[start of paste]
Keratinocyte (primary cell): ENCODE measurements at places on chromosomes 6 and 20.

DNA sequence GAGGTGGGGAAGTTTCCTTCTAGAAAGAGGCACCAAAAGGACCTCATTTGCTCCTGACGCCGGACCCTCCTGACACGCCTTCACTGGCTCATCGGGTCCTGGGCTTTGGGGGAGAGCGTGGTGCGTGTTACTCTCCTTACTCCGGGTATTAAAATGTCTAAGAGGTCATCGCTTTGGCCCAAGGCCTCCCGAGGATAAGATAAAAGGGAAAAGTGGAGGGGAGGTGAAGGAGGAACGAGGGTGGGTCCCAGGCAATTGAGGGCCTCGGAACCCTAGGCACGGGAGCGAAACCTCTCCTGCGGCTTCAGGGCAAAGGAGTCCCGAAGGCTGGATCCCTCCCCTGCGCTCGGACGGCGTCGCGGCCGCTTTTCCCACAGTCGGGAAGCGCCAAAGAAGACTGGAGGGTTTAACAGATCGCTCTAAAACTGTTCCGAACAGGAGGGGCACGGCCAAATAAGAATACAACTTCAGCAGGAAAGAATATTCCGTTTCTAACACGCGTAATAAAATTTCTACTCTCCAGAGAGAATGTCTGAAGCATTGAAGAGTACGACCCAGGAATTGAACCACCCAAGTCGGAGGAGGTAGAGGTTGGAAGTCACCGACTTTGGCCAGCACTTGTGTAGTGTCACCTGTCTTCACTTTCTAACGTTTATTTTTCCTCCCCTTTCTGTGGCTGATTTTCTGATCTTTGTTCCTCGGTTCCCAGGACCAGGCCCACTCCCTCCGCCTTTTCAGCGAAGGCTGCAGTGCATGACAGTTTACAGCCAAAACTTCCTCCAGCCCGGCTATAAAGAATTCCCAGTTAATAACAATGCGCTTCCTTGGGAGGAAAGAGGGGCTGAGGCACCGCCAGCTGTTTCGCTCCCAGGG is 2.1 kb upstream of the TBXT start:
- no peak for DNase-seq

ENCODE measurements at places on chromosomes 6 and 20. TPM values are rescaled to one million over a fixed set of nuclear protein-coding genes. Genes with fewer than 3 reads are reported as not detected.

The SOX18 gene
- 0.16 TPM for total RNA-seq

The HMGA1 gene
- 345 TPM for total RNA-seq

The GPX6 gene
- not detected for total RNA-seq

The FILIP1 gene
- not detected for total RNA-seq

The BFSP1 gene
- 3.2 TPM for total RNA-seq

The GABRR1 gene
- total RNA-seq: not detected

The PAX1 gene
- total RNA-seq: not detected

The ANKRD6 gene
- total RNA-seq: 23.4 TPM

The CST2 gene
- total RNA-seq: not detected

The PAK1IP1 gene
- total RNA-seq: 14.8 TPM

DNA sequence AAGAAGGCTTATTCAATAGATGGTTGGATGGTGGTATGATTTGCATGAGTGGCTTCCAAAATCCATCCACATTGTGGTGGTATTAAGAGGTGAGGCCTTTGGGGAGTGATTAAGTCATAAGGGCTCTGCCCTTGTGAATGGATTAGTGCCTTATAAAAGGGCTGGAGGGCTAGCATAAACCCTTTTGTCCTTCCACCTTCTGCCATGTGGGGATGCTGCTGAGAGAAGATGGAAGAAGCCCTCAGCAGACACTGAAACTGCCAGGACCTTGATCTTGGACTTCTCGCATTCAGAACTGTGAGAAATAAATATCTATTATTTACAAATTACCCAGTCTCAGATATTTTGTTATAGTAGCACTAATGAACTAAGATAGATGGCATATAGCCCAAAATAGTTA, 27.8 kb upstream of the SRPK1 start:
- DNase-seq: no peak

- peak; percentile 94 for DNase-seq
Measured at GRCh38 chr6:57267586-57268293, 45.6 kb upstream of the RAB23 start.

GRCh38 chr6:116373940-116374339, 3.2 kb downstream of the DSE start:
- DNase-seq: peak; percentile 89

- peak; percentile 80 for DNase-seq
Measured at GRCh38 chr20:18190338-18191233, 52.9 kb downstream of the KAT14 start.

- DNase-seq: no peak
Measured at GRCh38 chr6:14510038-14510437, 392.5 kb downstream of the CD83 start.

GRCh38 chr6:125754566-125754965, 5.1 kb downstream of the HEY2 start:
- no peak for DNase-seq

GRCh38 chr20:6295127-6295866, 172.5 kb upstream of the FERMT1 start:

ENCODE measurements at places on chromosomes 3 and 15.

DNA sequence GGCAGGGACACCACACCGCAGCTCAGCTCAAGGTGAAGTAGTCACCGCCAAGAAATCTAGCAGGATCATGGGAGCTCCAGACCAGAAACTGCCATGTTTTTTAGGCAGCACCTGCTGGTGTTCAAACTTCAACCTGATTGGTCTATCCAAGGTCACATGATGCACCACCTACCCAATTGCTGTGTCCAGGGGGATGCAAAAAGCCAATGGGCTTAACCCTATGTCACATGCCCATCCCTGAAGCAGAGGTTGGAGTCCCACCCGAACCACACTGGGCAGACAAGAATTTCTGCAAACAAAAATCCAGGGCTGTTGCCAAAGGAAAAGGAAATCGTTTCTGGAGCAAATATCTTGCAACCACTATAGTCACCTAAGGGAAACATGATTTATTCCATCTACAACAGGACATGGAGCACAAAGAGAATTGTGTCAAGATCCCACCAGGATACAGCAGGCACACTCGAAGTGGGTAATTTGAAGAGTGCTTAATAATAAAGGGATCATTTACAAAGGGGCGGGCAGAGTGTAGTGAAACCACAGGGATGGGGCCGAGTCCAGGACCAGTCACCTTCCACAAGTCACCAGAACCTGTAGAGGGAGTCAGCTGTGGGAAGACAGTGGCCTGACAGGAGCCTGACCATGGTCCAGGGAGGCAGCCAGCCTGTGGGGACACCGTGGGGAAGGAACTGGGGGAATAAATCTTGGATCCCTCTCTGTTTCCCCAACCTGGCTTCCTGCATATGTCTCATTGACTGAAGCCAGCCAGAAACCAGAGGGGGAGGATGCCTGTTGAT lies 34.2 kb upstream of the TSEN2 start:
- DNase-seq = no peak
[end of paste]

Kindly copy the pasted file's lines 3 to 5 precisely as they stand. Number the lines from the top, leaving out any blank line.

- no peak for DNase-seq

ENCODE measurements at places on chromosomes 6 and 20. TPM values are rescaled to one million over a fixed set of nuclear protein-coding genes. Genes with fewer than 3 reads are reported as not detected.

The SOX18 gene